By Jamie Ducharme
January 10, 2018
TIME Health
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Your false modesty isn’t fooling anyone, according to a new study from researchers at Harvard and the University of North Carolina Chapel Hill.

Humblebragging — defined as “bragging masked by a complaint or humility” — actually makes people like you less than straight-up self-promotion, the research says. The findings were published recently in the Journal of Personality and Social Psychology.

“It’s such a common phenomenon. All of us know some people in our lives, whether in social media or in the workplace, who do this annoying thing,” says study author Ovul Sezer, an assistant professor of organizational behavior at UNC’s Kenan-Flagler Business School. “You think, as the humblebragger, that it’s the best of both worlds, but what we show is that sincerity is actually the key ingredient.”

Sezer and her team conducted a series of experiments to determine how common humblebragging is and how others perceive it. They found that humblebragging is everywhere: Out of 646 people surveyed, 70% could recall a humblebrag they’d heard recently.

Next, they established that there are two distinct types of humblebrags. The first falls back on a complaint (“I hate that I look so young; even a 19-year-old hit on me!”) while the second relies on humility (“Why do I always get asked to work on the most important assignment?”). About 60% of the humblebrags people remembered fell into the complaint category.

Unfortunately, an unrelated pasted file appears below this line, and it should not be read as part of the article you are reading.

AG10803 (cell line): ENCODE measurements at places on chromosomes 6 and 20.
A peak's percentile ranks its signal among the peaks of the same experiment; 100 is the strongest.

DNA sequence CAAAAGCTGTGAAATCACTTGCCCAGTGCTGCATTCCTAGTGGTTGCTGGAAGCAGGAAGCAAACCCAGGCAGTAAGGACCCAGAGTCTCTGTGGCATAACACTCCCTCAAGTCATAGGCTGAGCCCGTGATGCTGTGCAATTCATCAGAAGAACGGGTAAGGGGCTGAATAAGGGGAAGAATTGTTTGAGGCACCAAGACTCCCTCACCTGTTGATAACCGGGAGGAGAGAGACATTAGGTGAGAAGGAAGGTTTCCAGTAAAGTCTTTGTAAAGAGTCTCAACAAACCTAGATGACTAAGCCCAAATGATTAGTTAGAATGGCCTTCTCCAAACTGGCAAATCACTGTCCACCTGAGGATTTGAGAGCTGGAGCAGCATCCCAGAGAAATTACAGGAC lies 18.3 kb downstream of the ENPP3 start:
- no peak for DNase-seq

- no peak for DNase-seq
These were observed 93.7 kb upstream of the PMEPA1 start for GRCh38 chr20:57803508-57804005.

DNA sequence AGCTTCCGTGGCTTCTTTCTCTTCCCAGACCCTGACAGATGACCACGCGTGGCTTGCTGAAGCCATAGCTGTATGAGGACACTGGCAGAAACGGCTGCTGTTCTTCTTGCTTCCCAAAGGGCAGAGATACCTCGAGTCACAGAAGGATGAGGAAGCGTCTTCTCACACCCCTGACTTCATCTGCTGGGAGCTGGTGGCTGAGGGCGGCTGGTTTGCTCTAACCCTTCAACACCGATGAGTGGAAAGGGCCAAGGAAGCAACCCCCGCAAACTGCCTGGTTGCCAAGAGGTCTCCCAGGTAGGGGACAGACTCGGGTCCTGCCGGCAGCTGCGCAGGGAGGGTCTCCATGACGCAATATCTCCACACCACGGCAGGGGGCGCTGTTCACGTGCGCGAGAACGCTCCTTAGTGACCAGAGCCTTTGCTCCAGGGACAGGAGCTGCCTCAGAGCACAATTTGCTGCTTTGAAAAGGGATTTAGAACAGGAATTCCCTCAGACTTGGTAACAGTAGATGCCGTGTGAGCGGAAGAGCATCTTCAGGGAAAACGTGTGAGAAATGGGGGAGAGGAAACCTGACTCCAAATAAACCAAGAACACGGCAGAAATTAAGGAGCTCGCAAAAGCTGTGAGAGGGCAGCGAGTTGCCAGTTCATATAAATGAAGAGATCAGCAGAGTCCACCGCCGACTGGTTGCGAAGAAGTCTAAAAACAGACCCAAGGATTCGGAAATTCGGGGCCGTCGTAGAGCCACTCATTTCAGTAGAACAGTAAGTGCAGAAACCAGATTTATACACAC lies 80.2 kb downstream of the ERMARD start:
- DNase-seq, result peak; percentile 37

The researchers then carried out experiments to see how people responded to humblebrags, with a particular focus on the bragger’s perceived likability and competence. They found that regular bragging was better on both counts, because it at least comes off as genuine, Sezer says. Even complainers were more likable and seemed more competent than humblebraggers of any type.

“If you want to announce something, go with the brag and at least own your self-promotion and reap the rewards of being sincere, rather than losing in all dimensions,” Sezer says.

Better yet, she says, get somebody else to “wingman” your boasting. “If someone brags for you, that’s the best thing that can happen to you, because then you don’t seem like you’re bragging,” Sezer says.

And if you can, cut humblebraggers a little slack — because you may be doing it yourself without realizing it. “We all do it, to some extent,” Sezer says. “I hope I don’t sound like I’m humblebragging when I talk about this research.”

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